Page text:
In the face of a global economic downturn, one thing you wouldn’t expect is for some of the most expensive smartphones on the market to grow in market share. And yet, that’s what Apple’s iPhone did.
Global smartphone shipments dropped 9% in the second quarter of this year, according to a new report by Canalys (opens in new tab), but Apple’s market share rose from 14% to 17%. Granted, that’s still behind global leader Samsung, which has 21%. However, with the fall of Samsung, Apple rose. In addition, Canalys claims that demand for Apple’s iPhone 13 is still strong.
What’s going on here?
No one has ever called Apple “The affordable brand” or “The place to get your budget phone.” None of the iPhone 13 models, from the 5.4-inch iPhone 13 mini to the 6.7-inch iPhone 13 Pro Max, cost less than $699 (some cost more than $1,000). You could argue that Samsung’s flagships are so expensive, although Canalys claims that Samsung’s top spot is attributable to the way it “strengthened its low cost A Serie supply.” These phones can start as low as $350.
You could argue that this is Apple’s undeniable paycheck at work. People only want what Apple is selling because it’s Apple. I disagree. I would say there are six reasons why Apple is still winning while our pockets are losing.
Consistent, long-term software support
When you buy a new iPhone, it comes with the latest iOS version. An iPhone 13 purchased today will have iOS 15. One purchased in October this year, after the iPhone 14 is likely to be released, will have iOS 16. All supported versions of the iPhone will be able to upgrade to the new mobile operating system as soon as Apple is ready. available. In the Android world, this is always a question mark. New devices should be running Android 12, but may not be. And when Android 13 is released later this year, there’s no guarantee that all Android devices will immediately support or update to it. Apple just never makes you live with that uncertainty (until they stop supporting your really old phone).
Performance across the board
Apple is one of the rare phone makers that doesn’t play around with different mobile CPUs anymore. It is now offering the A15 Bionic on all iPhone 13 models (and even the iPhone SE). Android devices carry a wide range of mobile CPUs from Qualcomm and Mediatek. Older generation models and slightly less performance help keep products like the Samsung A Series in the affordable price range.
If you really want an “affordable” iPhone, you can opt for the $429 iPhone SE and still get Apple’s best mobile CPU.
Camera performance across the board
Since all these iPhones have the same CPU, they can do more with less. So photos taken with the decent, if unspectacular, camera from the iPhone SE will still look good, especially since you can still take portrait mode photos with a single lens. Once you get into the iPhone 13 lineup, you’ll see excellent dual and triple camera arrays. I won’t argue that Samsung consistently outperforms Apple in strength and zoom quality, but for overall image quality and processing, the iPhone still has the lead.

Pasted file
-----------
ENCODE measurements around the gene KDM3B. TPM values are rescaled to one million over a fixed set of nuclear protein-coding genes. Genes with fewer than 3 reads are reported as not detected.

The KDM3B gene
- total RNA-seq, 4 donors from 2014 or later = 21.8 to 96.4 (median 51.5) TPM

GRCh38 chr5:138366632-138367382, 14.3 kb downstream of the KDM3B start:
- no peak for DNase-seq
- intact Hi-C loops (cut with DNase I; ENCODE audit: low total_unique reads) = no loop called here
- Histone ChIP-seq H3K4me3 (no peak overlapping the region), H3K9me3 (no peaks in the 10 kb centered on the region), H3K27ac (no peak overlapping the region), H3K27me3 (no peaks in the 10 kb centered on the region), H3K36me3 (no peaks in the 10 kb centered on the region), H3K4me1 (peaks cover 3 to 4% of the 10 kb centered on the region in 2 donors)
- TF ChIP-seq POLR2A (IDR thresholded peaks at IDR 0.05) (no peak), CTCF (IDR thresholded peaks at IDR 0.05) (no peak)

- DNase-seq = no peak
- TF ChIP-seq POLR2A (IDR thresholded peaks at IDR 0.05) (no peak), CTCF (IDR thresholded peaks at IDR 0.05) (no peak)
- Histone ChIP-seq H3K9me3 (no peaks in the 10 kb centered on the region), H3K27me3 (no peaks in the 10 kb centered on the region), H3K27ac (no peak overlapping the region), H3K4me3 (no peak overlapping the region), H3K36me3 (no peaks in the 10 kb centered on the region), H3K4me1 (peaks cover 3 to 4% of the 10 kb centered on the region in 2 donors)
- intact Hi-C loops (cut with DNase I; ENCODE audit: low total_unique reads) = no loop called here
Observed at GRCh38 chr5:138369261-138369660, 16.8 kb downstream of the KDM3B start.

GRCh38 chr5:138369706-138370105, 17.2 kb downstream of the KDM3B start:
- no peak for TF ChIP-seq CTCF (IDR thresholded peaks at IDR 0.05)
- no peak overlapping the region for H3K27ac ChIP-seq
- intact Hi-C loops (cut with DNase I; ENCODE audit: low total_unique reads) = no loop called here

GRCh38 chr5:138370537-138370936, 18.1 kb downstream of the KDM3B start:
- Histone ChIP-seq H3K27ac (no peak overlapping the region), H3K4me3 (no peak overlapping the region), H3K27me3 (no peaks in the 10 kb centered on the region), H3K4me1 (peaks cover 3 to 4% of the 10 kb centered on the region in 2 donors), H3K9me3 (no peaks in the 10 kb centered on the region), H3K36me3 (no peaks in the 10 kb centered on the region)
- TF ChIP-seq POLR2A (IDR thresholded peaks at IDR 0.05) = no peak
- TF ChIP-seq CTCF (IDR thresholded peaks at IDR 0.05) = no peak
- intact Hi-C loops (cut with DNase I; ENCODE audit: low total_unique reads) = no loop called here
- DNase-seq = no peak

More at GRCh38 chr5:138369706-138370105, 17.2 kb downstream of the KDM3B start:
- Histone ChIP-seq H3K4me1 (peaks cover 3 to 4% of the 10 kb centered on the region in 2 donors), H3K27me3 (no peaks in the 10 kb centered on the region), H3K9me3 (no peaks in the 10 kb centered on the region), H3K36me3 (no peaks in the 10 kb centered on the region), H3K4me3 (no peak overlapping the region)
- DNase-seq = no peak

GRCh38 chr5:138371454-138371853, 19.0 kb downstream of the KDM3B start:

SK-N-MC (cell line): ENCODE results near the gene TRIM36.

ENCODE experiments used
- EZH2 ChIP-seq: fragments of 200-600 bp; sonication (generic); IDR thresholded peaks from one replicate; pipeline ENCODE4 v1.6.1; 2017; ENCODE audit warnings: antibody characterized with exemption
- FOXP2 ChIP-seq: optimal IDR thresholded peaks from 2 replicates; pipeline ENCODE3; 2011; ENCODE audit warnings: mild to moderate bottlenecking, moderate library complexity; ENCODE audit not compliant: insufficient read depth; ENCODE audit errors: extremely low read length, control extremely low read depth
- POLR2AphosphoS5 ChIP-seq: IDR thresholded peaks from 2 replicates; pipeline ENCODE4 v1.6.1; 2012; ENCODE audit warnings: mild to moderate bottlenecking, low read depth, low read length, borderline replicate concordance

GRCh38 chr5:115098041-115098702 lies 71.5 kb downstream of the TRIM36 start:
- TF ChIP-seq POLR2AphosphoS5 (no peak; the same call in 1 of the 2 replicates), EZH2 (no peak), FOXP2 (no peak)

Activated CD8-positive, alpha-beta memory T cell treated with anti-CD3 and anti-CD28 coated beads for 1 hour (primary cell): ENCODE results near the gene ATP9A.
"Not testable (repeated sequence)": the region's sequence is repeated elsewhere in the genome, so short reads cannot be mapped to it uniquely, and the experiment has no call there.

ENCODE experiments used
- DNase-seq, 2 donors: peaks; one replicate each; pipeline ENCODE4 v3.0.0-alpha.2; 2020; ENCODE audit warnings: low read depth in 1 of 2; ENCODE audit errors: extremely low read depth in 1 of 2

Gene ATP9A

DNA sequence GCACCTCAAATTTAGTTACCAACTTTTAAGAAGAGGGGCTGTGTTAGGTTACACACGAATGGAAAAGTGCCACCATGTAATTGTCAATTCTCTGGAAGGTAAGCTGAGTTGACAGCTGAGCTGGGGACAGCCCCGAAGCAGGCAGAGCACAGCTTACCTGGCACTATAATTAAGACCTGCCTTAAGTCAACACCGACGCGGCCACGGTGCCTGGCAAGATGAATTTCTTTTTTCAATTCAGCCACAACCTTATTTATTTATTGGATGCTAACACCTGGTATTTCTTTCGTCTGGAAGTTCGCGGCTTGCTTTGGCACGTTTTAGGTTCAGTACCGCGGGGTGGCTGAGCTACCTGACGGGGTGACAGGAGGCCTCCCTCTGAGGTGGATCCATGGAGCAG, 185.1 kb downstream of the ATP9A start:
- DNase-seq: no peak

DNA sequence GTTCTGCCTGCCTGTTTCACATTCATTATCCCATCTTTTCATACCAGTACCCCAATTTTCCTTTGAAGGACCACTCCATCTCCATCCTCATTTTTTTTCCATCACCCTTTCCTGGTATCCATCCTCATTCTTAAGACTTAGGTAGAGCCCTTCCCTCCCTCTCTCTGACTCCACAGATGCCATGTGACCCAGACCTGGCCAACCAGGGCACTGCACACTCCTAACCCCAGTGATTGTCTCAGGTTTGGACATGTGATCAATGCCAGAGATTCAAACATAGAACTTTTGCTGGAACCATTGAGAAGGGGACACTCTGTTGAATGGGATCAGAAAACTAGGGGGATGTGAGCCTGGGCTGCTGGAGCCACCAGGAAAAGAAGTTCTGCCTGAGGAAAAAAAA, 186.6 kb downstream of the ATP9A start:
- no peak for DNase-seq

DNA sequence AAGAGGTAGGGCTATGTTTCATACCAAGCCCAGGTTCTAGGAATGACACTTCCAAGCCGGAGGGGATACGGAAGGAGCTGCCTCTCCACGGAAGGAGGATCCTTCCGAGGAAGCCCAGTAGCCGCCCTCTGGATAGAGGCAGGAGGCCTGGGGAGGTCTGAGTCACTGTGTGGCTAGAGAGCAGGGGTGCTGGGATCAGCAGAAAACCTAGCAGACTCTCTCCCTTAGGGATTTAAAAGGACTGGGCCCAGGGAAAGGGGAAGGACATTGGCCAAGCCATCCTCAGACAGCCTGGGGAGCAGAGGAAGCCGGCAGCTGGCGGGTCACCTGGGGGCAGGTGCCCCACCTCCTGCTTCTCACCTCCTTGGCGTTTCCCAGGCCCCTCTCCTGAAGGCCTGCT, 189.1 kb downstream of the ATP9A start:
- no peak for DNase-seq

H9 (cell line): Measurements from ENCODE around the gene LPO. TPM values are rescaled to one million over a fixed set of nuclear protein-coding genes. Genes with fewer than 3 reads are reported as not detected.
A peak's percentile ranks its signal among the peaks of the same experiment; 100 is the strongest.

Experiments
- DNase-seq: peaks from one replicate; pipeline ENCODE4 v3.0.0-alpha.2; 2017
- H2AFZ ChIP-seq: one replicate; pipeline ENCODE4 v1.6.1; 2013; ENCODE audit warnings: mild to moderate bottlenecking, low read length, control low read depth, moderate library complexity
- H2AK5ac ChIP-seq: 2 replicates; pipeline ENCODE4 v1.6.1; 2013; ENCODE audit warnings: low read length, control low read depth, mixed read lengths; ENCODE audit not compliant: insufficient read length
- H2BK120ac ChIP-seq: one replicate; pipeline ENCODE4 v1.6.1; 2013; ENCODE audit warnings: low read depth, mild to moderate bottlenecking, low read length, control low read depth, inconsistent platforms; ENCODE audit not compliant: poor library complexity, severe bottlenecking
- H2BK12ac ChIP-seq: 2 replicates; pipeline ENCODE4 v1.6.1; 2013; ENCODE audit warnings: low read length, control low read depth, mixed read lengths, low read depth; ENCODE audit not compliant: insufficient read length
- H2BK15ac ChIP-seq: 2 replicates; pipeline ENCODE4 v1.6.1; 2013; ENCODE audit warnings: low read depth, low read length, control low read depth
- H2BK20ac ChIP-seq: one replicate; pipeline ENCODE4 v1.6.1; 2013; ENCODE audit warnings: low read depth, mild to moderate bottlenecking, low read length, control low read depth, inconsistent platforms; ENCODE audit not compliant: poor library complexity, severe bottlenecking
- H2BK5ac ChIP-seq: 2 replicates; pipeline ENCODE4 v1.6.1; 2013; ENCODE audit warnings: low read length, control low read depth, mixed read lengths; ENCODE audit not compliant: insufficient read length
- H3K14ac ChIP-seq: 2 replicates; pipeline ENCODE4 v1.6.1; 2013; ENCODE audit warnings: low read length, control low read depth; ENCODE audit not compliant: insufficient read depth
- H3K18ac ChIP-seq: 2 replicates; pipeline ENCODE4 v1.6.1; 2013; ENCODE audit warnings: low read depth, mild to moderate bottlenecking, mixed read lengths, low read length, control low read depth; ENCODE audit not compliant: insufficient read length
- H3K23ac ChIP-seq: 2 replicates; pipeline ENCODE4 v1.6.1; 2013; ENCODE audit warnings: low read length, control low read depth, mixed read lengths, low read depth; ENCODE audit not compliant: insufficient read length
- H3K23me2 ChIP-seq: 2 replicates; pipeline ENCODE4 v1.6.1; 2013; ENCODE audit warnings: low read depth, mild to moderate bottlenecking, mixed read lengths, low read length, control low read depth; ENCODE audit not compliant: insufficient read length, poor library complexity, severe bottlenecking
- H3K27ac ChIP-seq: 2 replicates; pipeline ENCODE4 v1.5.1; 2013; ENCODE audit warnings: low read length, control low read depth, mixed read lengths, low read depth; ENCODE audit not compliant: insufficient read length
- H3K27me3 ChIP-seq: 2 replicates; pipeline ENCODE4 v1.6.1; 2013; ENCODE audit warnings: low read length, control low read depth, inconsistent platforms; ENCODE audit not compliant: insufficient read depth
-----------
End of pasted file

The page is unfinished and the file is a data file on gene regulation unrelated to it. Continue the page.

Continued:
While Samsung is building a collection of quality connected devices, including its Samsung Galaxy S22 range, Galaxy Watch and Galaxy Buds, the software and its connections to other hardware such as smart speakers, streaming devices, tablets and desktops and laptops , aren’t nearly as strong and cohesive as what you find with Apple.
iOS, iPadOS, tvOS, watchOS, macOS, iCloud seem to be part of the same universe because there is a real synergy between these platforms and products. Sometimes it can be as simple as when you start typing a long passcode on Apple TV and the iPhone lights up to let you enter it more easily.
Each product is part of a larger whole because Apple is designing it that way. Samsung, Google and other Android companies are all trying to work in the same direction, but I think consumers can see they’re catching up.
The availability of Apple’s physical store is not only a real asset for Apple as it works to sell billions of new products, it is a benefit to customers as well. Not only does it provide quick, physical access to more Apple gadgets, but it’s also a destination for customer support and camaraderie. Recognizing that its stores are more than just retail destinations, Apple has turned them into something closer to community tech hubs. Microsoft has tried and failed to do this and Samsung and Google, while offering beautiful stores with similar amenities, do not have the same levels of vitality and utility.
I think it’s safe to say that iPhones retain their value. A recent visit to Gazelle (opens in new tab) finds iPhones dating back to the iPhone 6s still on sale (why would you buy an $84 6S when you can get an iPhone 13 mini for $589?).
Even with all this, Apple’s iPhone isn’t always winning. In late 2020, Apple was briefly No. 1 with roughly 20% market share, but it dropped in the summer of 2021 as customers waited for the iPhone 13.
My point is, though, that people will always come back to Apple and its high-value iPhone and not just the iconography or the ghost of Steve Jobs. They pay more because, in the end, they get more,